Toys rule at the box office these days. “Toy Story 4” and “Child’s Play” made big bank last weekend. This week marks the return of Annabelle, the $1 billion devil dolly. The wickedest toy since Chucky she’s the creepy, glassy-eyed star of “The Conjuring” prequels.
On screen Annabelle, an old-fashioned doll possessed by evil spirits, has raised all manner of havoc. Before she was captured by “self-described “demonologists, ghost hunters and kooks” Ed and Lorraine Warren (Patrick Wilson and Vera Farmiga) she terrorized orphans and haunted children. “The doll,” says Lorraine, “is a beacon for other spirits.”
To keep the world safe from the demonic doll the Warrens stored her in a glass box at their Occult Museum (a basement that looks like a prop warehouse run by Bella Lugosi) in Connecticut. There she is controlled by chapel glass from an old church blessed by a priest to prevent her from causing any more trouble. But what happens if the spell wears off?
In “Annabelle Comes Home” a babysitter’s (Madison Iseman) snooping friend (Katie Sarife) upsets the spiritual balance of the museum, allowing the artefacts to do what they’re meant to do, cause trouble. Now everyone in the house, including the Warrens’ ten-year-old daughter, Judy (McKenna Grace), is a target of evil. “Annabelle. She’s doing all this,” says Judy. “She wants a soul today.”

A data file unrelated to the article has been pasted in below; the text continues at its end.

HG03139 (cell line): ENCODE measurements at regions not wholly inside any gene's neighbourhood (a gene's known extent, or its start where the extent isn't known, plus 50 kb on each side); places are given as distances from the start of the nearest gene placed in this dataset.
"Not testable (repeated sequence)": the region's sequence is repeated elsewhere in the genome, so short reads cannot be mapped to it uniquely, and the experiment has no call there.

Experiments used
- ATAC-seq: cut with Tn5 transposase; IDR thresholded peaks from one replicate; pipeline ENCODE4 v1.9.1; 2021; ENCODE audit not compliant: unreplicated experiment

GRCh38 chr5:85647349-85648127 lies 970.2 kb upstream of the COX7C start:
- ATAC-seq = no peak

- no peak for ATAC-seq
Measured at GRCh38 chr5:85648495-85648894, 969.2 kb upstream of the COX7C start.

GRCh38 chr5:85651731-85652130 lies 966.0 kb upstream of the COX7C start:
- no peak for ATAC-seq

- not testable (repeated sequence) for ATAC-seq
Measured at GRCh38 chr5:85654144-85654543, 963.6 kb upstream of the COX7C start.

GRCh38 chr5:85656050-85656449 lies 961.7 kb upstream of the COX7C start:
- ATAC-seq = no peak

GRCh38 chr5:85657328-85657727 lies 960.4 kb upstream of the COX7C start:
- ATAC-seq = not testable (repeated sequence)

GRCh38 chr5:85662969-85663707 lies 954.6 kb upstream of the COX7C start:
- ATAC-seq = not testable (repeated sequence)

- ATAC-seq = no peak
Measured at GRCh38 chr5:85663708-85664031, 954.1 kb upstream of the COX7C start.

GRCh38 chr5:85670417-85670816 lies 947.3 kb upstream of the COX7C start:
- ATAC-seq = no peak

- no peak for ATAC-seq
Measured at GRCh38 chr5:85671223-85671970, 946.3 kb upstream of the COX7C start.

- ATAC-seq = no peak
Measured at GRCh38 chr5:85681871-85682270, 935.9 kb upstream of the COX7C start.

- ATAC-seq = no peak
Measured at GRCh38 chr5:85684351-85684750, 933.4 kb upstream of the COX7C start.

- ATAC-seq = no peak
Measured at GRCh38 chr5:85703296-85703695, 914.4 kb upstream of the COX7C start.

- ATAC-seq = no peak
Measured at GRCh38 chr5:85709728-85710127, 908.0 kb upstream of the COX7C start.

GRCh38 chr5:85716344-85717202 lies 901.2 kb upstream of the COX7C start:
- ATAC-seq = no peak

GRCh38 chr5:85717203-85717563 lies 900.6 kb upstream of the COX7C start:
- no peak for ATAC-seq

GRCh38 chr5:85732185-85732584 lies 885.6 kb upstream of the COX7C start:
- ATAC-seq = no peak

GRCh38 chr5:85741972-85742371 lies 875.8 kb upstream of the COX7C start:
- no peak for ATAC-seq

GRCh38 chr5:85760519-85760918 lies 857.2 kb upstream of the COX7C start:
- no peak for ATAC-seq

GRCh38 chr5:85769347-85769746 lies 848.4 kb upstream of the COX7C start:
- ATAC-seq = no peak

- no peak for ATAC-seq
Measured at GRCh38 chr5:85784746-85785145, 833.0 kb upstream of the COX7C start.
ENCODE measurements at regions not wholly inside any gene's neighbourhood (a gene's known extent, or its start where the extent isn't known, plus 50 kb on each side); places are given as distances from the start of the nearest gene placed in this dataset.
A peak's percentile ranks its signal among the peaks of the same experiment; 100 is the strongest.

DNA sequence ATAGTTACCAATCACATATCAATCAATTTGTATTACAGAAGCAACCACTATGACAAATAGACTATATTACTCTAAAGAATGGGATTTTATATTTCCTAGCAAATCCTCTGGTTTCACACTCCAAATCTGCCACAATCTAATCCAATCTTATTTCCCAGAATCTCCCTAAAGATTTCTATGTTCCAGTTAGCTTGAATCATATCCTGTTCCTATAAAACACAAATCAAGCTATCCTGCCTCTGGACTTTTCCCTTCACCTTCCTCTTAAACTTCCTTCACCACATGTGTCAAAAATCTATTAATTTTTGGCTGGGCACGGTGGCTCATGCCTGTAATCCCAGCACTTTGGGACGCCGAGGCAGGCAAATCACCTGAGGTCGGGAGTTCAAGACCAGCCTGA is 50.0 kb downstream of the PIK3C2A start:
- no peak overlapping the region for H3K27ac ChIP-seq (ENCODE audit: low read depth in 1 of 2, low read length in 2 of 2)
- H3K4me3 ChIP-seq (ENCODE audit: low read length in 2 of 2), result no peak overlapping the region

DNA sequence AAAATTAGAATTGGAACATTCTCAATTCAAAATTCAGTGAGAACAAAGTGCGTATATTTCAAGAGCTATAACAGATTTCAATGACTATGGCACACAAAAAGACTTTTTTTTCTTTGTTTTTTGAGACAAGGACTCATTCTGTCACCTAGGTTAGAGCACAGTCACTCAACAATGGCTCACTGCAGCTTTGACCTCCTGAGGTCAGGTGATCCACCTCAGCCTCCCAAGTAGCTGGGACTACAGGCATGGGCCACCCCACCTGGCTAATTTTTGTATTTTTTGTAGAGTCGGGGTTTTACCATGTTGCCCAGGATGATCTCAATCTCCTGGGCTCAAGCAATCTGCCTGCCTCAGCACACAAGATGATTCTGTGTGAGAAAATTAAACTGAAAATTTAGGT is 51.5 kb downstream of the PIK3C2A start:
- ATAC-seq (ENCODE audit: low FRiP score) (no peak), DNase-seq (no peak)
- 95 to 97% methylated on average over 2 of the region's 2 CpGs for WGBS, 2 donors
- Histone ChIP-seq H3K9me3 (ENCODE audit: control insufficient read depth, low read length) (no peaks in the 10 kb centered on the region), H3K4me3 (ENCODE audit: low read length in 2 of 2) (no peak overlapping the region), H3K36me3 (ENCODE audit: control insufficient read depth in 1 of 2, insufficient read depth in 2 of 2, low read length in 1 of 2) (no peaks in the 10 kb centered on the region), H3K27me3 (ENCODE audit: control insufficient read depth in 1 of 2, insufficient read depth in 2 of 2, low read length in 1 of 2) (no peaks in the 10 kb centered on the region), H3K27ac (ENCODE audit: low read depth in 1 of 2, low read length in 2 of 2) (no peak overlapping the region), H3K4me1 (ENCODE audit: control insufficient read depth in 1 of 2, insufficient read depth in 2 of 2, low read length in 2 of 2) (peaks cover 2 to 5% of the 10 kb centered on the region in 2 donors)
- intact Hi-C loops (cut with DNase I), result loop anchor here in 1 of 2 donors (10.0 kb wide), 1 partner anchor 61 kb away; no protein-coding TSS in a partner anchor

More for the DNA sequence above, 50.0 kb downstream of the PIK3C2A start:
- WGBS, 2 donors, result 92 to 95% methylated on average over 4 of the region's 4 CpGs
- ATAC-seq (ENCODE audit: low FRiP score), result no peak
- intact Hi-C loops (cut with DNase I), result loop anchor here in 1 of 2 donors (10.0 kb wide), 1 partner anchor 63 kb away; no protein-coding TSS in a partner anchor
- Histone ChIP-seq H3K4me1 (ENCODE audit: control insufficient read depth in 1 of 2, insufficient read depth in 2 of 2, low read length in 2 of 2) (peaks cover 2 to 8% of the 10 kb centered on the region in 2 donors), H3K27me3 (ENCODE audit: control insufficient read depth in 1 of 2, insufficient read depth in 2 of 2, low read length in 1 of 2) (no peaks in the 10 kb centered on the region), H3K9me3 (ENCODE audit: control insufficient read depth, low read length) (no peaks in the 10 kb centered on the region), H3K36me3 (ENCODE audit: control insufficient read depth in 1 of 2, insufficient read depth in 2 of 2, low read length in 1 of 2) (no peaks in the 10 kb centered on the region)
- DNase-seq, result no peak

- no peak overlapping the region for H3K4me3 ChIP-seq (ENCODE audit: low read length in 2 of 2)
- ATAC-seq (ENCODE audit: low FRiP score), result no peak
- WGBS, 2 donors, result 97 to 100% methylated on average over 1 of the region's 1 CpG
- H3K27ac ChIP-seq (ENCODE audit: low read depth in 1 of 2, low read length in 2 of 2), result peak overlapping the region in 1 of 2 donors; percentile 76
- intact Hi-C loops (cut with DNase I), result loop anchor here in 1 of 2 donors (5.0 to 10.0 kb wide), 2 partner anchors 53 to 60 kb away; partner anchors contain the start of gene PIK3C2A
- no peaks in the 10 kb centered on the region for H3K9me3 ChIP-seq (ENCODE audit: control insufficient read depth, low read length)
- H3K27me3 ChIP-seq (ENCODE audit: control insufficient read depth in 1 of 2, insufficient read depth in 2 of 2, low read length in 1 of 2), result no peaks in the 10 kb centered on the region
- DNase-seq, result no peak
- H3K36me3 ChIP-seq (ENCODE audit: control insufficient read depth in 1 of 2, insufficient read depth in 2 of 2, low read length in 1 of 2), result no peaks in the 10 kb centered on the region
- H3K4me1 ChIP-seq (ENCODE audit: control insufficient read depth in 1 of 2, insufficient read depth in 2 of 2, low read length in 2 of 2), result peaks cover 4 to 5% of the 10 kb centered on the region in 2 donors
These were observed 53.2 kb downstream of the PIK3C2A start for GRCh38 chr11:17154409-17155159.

As with all other “Conjuring” universe movies “Annabelle Come Home” takes its sweet time building an atmosphere of dread to leave you queasy and uneasy. For much of the running time the weirdest thing that happens is an invisible, ghostly hand breaking a glass of milk and starting the stereo. There are jump scares but they don’t deliver much of a payoff. Nothing is singularly shocking, it’s more the cumulative effect of evil versus innocence that disturbs. Director Gary Dauberman knows that the long game, the gradual reveal of evil, complete with the old-school now-you-see-them-now-you-don’t-theatrics, is creepier than overt scares.
“Annabelle Comes Home” works because it creates a mini universe with its own set of rules and God help you if you break them. Best of all it’s an old-fashioned film that doesn’t rely on gore to sell the thrills. Instead there’s lots of laboured breathing, wide eyed disbelief, low-fi drive-in thrills and characters you want to survive.